Paper is one of the oldest human inventions, dating from 2nd Century BCE. And it is one of the easiest to make. All one needs is some cellulose, some water, and some heat to dry the cellulose pulp. This simplicity led Harriet Nantale to start a new business, helping her community and the environment. She sources her cellulose from banana plants.
”Uganda is the second largest producer of banana after India, and we produce around nine million tons of banana stems every year. So we can’t put all those stems to waste, we just use them and make paper”. A walk through the banana plantations and it’s easy to understand why cellulose is aplenty. If you strip away any brown part of the plant, and if comes off the plant so easily, it is basically pure cellulose. All across Namulanda in Uganda, drone shots will reveal endless banana plantations. The sun-soaked land and its equatorial climate with regular rains make it a perfect place to grow the world’s second most consumed fruit. Only tomato – biologically a fruit – is consumed more.
The paper Harriet and her colleagues make is in high demand. She found a USP that works very well. ‘’Usually, they all look like luxurious products like notebooks, albums, photo frames, wedding cards, boxes, all sorts of things. Basically, banana fibers makes for almost all the product range in our workshop. We also use it as packaging for the soap, packaging for the glass that we recycle, so it cuts all through the workshop. The paper is efficient for everybody that loves art, appreciates nature, the paper is good.’’ Harriet’s never thought she would only cater to a high-end market. ‘’I was inspired because it’s mainly a job creation aspect because everything is handmade. The more people buy, the more jobs we create.’’
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This is not to say that starting an environment-friendly industry was never on her mind. ”Environment is key, so the main element would be to protect the environment.” But Uganda is witnessing a rise in unemployment. In 2016, the unemployment rate stood at 2 percent. In 2017, it has edged to 2.1 percent. In an economy that’s largely rural and based on agriculture, being out of jobs often means there is nowhere to go. And that is why Harriet wanted to keep her focus on local agricultural products. ”Because of our current situation in Uganda, also the job creation is another big drive that keeps us going.”
Harriet works closely with locals. They are her primary suppliers of cellulose. The region has extensive banana plantations. ”First, we receive the fibers from the farmers around the village, we weigh them per kilo, we pay them, then we cut those fibers using scissors, after the cutting, we cook them. When we are cooking the fibers, we just add soda ash to quicken the boiling process” she explains.”But besides that, it’s just water, and if we are not in a rush, we just put water and keep boiling”. The process, taking around eight hours, is entirely based on human labor. Slow paper would be a more modern-day description.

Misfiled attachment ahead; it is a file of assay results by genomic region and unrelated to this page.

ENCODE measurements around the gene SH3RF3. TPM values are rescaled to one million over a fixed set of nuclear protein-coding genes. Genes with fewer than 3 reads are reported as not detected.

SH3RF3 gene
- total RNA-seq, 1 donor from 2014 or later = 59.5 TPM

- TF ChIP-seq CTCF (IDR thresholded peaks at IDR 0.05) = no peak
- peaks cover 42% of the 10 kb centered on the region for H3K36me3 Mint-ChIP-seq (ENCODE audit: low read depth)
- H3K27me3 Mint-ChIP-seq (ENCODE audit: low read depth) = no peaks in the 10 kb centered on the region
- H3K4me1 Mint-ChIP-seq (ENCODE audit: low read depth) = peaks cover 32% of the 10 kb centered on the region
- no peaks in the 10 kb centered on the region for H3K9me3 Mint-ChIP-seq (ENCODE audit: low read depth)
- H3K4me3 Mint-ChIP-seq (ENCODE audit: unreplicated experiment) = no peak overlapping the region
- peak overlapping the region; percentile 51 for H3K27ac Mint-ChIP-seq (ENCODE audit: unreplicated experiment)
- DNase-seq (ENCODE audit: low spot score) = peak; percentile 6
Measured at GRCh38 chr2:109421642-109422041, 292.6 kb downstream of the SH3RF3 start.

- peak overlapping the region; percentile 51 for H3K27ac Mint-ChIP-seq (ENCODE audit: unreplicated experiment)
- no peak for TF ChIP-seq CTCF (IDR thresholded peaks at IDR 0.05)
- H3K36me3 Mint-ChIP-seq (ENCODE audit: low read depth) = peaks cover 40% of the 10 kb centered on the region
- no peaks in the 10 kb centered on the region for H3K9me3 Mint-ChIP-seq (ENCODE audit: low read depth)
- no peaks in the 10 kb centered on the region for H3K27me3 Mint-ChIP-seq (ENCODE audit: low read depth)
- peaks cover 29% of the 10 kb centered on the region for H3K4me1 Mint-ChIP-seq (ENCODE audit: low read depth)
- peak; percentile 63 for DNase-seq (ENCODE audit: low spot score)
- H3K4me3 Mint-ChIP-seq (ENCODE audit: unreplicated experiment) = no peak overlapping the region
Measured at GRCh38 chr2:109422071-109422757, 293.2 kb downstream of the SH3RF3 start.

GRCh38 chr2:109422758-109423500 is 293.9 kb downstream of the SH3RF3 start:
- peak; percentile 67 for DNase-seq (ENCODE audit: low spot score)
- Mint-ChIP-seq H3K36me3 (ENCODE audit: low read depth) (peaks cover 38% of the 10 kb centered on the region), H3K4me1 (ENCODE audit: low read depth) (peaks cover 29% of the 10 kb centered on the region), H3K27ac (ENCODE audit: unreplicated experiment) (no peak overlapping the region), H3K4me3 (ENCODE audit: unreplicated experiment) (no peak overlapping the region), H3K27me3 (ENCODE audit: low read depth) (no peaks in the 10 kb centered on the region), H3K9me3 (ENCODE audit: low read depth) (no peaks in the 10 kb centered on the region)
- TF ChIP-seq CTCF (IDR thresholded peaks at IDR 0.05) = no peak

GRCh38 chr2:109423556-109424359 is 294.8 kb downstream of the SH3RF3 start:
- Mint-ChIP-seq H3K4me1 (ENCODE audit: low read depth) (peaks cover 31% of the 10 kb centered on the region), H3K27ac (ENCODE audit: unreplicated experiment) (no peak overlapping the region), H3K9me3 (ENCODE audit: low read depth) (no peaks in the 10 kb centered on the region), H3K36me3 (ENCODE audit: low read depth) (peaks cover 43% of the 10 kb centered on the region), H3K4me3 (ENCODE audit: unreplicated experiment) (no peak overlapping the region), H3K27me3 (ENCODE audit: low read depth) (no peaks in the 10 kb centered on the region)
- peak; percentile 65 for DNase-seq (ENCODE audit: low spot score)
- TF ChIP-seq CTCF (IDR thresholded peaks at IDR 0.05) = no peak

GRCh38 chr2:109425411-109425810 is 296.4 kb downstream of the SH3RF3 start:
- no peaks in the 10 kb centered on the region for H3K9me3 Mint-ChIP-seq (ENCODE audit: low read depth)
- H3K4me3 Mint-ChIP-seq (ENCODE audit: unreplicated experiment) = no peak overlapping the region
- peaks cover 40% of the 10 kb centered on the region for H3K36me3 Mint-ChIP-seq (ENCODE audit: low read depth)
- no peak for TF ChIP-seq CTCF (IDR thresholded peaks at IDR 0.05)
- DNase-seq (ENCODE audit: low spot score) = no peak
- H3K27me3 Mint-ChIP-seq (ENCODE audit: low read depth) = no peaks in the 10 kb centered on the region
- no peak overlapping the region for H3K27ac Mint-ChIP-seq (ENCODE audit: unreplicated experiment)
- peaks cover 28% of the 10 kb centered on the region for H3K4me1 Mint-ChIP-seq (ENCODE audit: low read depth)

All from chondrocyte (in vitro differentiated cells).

”After the cooking, we blend them. After the blending, we lift them on mosquito nets and hung to dry. When they are dry, we pull them off easily and it’s paper. Our biggest challenge is we entirely rely on the weather, so if it’s not a hot day we cannot produce paper”. Namulanda is located just a few kilometers from Lake Victoria, the largest in Africa and the second largest in the world after Lake Superior in the US. This proximity to the lake makes sure humidity levels stay high and rains can unleash the wrath of the heavens. ”The other challenge we have, explains Harriet, ”is that we rely on human labor 100%. There are times when we cannot meet customers’ deadlines when desired because everything is produced with hands.” But hand-made is also why her customers keep ordering for more. And it helps the local economy by creating jobs.
Banana is one of the most widely grown fruits in Africa. And efforts to make paper out of banana stems and fibers have spread to many other countries. Harriet feels it’s a good thing. ”We believe that if everybody learns to appreciate nature, learns to appreciate whatever they see, we believe we can make a better future.”